posted April 11, 2012 • 0 Comments
A few decades ago, people distrusted something labeled “eco friendly” because it seemed like a political bias or hippie nonsense. Today, just as many people regard that term as suspicious for entirely different reasons. From detergents to stuffed animals, “green friendly products” abound in this country, so much so that the word green has lost a lot of its meaning. As environmentalism becomes hip and eco-awareness grows, marketing departments in every industry know that green sells. Products get the label just to attract buyers, but that doesn’t mean they’re really green. Before you buy green friendly products, you need to know how they really better the earth—not just for yourself, but also for the integrity of the marketplace.
When green friendly products first emerged, they didn’t need a definition or classification, because not a lot of people wanted to buy them. Small artisan shops and holistic medicine stores sold clothing, food, and tools that were made by hand and with natural, earthy materials. Green-minded folks would’ve discounted anything manufactured, but that’s suddenly changing. As more and more people care about their environmental impact, demand for environmentally friendly products has risen sharply. It requires a manufacturing plant to meet those needs, so the old idea of handmade green products has disappeared. The benefit is the expanded reach sustainable products; the cost is a weakened notion of what it really means to be green.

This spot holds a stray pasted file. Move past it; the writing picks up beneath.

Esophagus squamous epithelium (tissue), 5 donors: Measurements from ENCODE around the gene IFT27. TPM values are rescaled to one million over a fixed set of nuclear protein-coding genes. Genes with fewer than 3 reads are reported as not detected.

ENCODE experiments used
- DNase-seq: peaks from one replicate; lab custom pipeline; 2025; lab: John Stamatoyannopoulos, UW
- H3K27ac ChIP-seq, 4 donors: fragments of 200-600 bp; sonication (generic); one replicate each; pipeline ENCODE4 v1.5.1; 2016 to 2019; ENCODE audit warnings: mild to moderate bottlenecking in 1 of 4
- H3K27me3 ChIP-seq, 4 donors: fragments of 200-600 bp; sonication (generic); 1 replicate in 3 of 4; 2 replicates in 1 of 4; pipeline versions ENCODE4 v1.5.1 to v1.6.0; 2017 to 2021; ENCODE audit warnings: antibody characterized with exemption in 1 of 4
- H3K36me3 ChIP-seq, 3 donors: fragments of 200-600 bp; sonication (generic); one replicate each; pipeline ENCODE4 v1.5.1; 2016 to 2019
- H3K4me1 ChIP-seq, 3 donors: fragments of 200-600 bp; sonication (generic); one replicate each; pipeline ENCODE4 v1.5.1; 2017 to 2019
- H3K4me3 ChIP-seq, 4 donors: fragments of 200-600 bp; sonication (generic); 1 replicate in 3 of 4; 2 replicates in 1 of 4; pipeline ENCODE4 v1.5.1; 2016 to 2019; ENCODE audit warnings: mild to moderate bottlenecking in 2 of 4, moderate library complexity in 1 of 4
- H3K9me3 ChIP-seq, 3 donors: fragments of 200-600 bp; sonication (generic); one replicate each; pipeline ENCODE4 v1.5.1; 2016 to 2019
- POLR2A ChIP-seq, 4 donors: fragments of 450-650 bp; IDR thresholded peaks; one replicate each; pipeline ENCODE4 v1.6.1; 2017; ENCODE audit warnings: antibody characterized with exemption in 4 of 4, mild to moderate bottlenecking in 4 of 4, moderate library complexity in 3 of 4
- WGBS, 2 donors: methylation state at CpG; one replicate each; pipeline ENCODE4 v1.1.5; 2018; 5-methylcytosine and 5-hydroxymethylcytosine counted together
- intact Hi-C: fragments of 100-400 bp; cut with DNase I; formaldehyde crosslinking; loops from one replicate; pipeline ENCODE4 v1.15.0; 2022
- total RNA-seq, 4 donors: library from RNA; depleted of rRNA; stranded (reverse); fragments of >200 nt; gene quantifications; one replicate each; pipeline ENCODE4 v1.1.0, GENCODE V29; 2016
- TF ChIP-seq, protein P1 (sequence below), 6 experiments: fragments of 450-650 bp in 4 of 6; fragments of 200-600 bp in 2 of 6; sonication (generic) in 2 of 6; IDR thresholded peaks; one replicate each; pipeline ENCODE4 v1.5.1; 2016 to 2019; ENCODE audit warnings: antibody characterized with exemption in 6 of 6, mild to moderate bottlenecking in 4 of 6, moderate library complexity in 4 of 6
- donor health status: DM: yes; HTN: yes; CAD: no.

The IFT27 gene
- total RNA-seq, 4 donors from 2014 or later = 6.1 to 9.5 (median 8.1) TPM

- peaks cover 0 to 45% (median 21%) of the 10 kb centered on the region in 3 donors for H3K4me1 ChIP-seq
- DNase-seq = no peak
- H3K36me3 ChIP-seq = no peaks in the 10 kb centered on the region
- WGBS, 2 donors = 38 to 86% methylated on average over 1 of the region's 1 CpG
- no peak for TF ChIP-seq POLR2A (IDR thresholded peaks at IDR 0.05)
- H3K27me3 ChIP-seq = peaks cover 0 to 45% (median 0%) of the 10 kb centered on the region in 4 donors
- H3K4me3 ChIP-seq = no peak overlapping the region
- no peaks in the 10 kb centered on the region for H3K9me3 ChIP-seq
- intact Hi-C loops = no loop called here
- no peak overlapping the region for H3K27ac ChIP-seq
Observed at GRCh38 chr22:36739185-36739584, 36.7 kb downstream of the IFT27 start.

It shouldn’t surprise anyone that a lot of allegedly green friendly products don’t do anything good for the earth. Some are hardly better than their generic counterparts, and many continue to have a very negative effect on the environment. Companies can technically market these products as green, though, because they change one ingredient or manufacturing process to something a bit more sustainable. An SUV may still have horrendous fuel efficiency, but if it uses PVC-free plastic in its interior, it can declare itself environmentally sound. The designers of such a vehicle don’t really care about the impact of PVC. They just know that one change can increase their car’s value and reputation immensely.
To only make one component green, then, doesn’t seem like it would make a real green product. In many cases, it doesn’t, and it really amounts to nothing more than a marketing scheme. Unfortunately, despite how far we’ve come, not everything is available in an organic and natural form. Some green friendly products only use a few green parts because it’s the most they can do. Strollers can change their cushions, but they can’t always find environmentally sound tires and screws. They may still use pieces that don’t benefit the earth, but they’re as green as they can be, which is what consumers should look for.
The indefinite nature of green friendly products frustrates many eco-conscious people. It encapsulates both handmade, organic wares and manufactured plastics that just remove one of many toxic chemicals. There may never be a standard by which to judge something as truly green, but the intentions of a company can usually be determined. Whether they build cars or bake bagels, if a company really cares about the earth, they’ll do their utmost to better it with their materials and business methods. Their products might not always seem remarkably sustainable or eco friendly, but if companies strive to preserve the planet, they can genuinely be regarded as “green.”